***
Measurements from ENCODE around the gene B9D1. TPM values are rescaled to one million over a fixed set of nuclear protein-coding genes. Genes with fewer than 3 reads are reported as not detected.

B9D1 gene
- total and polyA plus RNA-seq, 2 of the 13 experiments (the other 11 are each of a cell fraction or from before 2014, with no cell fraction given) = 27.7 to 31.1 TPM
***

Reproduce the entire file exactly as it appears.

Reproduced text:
Measurements from ENCODE around the gene B9D1. TPM values are rescaled to one million over a fixed set of nuclear protein-coding genes. Genes with fewer than 3 reads are reported as not detected.

B9D1 gene
- total and polyA plus RNA-seq, 2 of the 13 experiments (the other 11 are each of a cell fraction or from before 2014, with no cell fraction given) = 27.7 to 31.1 TPM